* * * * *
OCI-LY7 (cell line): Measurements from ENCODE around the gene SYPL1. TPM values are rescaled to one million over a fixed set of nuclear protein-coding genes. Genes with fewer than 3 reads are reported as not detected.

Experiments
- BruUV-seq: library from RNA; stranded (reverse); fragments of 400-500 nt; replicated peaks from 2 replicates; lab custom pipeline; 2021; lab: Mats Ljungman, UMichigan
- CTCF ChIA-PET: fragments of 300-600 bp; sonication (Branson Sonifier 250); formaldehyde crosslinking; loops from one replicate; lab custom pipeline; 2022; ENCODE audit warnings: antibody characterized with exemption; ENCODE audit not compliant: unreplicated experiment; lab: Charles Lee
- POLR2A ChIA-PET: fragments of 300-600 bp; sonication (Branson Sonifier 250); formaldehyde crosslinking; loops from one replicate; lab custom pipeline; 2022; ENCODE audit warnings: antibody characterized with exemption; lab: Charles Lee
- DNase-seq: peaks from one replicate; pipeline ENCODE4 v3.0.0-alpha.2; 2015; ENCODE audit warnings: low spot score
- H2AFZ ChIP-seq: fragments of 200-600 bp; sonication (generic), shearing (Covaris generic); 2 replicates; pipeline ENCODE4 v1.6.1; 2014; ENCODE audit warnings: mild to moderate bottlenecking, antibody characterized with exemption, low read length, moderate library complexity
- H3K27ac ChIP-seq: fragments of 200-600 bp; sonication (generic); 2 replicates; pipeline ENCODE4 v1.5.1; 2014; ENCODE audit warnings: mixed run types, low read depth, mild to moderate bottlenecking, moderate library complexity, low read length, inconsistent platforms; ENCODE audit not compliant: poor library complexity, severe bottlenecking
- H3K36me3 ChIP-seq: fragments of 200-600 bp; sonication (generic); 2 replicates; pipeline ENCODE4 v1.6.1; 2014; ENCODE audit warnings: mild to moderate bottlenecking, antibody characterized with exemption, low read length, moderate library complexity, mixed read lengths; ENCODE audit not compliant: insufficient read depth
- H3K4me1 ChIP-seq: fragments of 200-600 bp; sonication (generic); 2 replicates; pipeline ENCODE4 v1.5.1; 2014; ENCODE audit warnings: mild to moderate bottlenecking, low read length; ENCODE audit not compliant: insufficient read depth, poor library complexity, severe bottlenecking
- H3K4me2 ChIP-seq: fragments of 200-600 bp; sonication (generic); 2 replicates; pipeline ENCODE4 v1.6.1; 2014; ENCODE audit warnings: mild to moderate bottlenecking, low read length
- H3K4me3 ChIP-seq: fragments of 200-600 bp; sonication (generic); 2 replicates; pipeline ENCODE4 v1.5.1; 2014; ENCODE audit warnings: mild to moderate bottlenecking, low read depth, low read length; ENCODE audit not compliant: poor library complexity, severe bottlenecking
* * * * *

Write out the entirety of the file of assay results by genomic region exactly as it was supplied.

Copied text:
OCI-LY7 (cell line): Measurements from ENCODE around the gene SYPL1. TPM values are rescaled to one million over a fixed set of nuclear protein-coding genes. Genes with fewer than 3 reads are reported as not detected.

Experiments
- BruUV-seq: library from RNA; stranded (reverse); fragments of 400-500 nt; replicated peaks from 2 replicates; lab custom pipeline; 2021; lab: Mats Ljungman, UMichigan
- CTCF ChIA-PET: fragments of 300-600 bp; sonication (Branson Sonifier 250); formaldehyde crosslinking; loops from one replicate; lab custom pipeline; 2022; ENCODE audit warnings: antibody characterized with exemption; ENCODE audit not compliant: unreplicated experiment; lab: Charles Lee
- POLR2A ChIA-PET: fragments of 300-600 bp; sonication (Branson Sonifier 250); formaldehyde crosslinking; loops from one replicate; lab custom pipeline; 2022; ENCODE audit warnings: antibody characterized with exemption; lab: Charles Lee
- DNase-seq: peaks from one replicate; pipeline ENCODE4 v3.0.0-alpha.2; 2015; ENCODE audit warnings: low spot score
- H2AFZ ChIP-seq: fragments of 200-600 bp; sonication (generic), shearing (Covaris generic); 2 replicates; pipeline ENCODE4 v1.6.1; 2014; ENCODE audit warnings: mild to moderate bottlenecking, antibody characterized with exemption, low read length, moderate library complexity
- H3K27ac ChIP-seq: fragments of 200-600 bp; sonication (generic); 2 replicates; pipeline ENCODE4 v1.5.1; 2014; ENCODE audit warnings: mixed run types, low read depth, mild to moderate bottlenecking, moderate library complexity, low read length, inconsistent platforms; ENCODE audit not compliant: poor library complexity, severe bottlenecking
- H3K36me3 ChIP-seq: fragments of 200-600 bp; sonication (generic); 2 replicates; pipeline ENCODE4 v1.6.1; 2014; ENCODE audit warnings: mild to moderate bottlenecking, antibody characterized with exemption, low read length, moderate library complexity, mixed read lengths; ENCODE audit not compliant: insufficient read depth
- H3K4me1 ChIP-seq: fragments of 200-600 bp; sonication (generic); 2 replicates; pipeline ENCODE4 v1.5.1; 2014; ENCODE audit warnings: mild to moderate bottlenecking, low read length; ENCODE audit not compliant: insufficient read depth, poor library complexity, severe bottlenecking
- H3K4me2 ChIP-seq: fragments of 200-600 bp; sonication (generic); 2 replicates; pipeline ENCODE4 v1.6.1; 2014; ENCODE audit warnings: mild to moderate bottlenecking, low read length
- H3K4me3 ChIP-seq: fragments of 200-600 bp; sonication (generic); 2 replicates; pipeline ENCODE4 v1.5.1; 2014; ENCODE audit warnings: mild to moderate bottlenecking, low read depth, low read length; ENCODE audit not compliant: poor library complexity, severe bottlenecking